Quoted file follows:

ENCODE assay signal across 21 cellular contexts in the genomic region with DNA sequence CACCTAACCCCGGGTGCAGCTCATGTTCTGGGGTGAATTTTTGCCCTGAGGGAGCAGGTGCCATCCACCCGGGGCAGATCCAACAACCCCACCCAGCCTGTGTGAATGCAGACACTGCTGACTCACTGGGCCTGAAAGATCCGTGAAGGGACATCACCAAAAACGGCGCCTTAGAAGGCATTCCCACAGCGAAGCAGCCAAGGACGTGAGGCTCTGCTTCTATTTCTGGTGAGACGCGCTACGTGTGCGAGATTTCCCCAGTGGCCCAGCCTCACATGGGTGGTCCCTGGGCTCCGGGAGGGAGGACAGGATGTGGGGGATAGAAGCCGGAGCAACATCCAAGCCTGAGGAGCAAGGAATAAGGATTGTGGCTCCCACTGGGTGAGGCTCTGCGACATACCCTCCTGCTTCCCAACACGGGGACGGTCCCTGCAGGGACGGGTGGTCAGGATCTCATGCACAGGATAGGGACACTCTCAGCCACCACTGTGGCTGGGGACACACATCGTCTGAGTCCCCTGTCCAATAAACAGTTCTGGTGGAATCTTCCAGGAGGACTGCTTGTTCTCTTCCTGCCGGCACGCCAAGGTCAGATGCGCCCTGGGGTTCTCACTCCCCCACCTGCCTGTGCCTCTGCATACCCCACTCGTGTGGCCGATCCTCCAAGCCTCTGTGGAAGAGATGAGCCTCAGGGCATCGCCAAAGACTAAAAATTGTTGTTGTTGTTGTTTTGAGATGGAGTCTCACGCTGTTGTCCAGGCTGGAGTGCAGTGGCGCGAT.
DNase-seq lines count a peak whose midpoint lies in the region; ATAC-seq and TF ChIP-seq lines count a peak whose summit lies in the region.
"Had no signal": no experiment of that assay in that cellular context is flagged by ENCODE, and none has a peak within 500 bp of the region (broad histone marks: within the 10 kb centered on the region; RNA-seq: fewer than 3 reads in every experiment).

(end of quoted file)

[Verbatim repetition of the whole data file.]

ENCODE assay signal across 21 cellular contexts in the genomic region with DNA sequence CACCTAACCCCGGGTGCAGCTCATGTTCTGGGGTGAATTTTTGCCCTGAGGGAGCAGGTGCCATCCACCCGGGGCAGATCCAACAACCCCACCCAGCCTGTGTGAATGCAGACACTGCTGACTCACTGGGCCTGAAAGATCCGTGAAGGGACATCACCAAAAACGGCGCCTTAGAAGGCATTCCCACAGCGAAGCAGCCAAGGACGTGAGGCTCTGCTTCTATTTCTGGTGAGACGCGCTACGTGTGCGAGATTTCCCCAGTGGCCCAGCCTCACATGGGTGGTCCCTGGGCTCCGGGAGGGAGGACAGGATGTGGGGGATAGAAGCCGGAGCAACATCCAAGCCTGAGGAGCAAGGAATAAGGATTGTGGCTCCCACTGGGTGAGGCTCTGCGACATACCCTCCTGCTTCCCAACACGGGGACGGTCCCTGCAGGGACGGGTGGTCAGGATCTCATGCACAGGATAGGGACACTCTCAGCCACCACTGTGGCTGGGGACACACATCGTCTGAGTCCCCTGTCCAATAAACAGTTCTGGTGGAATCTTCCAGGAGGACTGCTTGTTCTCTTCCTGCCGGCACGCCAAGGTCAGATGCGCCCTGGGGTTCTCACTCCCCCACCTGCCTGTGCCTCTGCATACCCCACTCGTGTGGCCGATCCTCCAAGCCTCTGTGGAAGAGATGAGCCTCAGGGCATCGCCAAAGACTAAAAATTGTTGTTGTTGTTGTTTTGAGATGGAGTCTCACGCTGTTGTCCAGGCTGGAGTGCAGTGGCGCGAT.
DNase-seq lines count a peak whose midpoint lies in the region; ATAC-seq and TF ChIP-seq lines count a peak whose summit lies in the region.
"Had no signal": no experiment of that assay in that cellular context is flagged by ENCODE, and none has a peak within 500 bp of the region (broad histone marks: within the 10 kb centered on the region; RNA-seq: fewer than 3 reads in every experiment).